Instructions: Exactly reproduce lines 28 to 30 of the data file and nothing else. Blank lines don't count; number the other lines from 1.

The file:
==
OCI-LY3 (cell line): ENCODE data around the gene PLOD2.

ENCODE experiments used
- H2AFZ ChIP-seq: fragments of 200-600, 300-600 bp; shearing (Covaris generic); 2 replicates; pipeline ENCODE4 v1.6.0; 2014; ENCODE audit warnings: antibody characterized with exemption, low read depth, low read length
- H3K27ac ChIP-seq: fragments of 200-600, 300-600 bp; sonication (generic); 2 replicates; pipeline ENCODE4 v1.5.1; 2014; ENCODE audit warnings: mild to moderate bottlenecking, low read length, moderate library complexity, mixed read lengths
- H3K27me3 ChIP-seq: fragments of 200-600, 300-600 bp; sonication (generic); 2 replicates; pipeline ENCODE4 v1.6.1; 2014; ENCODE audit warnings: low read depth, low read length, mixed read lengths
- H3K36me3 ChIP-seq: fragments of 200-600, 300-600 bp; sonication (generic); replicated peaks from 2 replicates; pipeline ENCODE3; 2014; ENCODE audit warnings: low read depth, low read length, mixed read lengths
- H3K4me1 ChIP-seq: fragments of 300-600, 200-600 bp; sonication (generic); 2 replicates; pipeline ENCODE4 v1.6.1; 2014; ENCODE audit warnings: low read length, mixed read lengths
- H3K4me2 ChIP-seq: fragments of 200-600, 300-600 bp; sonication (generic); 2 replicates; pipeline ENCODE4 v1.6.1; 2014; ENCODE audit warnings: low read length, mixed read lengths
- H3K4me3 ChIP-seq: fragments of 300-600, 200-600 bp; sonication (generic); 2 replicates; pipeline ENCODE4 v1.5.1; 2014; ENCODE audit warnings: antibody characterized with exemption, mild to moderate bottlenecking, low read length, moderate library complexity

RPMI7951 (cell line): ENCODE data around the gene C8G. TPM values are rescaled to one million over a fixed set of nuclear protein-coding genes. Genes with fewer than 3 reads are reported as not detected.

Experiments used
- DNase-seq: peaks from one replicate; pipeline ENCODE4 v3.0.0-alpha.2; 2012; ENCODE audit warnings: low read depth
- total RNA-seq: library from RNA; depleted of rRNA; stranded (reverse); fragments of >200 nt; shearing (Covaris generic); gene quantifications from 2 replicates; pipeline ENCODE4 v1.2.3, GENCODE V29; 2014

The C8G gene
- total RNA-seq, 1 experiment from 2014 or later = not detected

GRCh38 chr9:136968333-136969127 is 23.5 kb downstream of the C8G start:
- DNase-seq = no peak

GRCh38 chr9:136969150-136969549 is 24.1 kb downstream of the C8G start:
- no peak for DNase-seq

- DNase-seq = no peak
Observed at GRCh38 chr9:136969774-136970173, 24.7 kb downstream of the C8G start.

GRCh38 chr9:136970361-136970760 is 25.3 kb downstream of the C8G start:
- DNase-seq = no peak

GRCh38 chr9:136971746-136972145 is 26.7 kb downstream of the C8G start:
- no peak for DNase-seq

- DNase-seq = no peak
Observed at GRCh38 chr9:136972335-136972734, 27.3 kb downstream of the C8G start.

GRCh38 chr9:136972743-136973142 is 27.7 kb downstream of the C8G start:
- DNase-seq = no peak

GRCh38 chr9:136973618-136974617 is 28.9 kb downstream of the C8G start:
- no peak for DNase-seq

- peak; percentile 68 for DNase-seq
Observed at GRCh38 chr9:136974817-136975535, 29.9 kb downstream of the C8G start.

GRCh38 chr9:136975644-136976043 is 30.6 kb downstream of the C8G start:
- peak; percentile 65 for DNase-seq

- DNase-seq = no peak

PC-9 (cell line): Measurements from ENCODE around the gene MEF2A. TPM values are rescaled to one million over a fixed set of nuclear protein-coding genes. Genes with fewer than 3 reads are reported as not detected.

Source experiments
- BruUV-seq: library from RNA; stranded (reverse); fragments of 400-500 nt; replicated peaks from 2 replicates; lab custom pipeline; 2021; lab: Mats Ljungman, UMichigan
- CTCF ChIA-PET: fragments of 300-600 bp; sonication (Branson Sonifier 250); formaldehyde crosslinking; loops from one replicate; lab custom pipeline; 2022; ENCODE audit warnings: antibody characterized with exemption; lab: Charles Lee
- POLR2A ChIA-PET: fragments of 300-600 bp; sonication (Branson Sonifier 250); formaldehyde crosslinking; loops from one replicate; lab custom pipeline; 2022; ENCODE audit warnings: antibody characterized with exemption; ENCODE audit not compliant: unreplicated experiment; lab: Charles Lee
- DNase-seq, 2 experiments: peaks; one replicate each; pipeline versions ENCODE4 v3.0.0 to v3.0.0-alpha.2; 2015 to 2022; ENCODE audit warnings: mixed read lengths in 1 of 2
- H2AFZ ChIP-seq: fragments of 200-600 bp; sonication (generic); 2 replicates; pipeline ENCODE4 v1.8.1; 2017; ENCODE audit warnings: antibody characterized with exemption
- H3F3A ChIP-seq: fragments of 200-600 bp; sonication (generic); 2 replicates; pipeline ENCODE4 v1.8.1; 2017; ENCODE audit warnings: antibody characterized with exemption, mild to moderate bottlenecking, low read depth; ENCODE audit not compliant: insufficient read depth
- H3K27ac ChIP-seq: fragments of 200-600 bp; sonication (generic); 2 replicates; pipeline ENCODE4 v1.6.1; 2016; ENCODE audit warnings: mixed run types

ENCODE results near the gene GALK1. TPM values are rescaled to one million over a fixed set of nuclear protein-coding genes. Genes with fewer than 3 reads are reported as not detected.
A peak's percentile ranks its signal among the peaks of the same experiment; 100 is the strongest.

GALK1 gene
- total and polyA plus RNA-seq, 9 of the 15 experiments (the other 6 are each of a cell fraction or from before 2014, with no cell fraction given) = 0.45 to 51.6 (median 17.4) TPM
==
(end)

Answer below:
GRCh38 chr9:136972743-136973142 is 27.7 kb downstream of the C8G start:
- DNase-seq = no peak

GRCh38 chr9:136973618-136974617 is 28.9 kb downstream of the C8G start: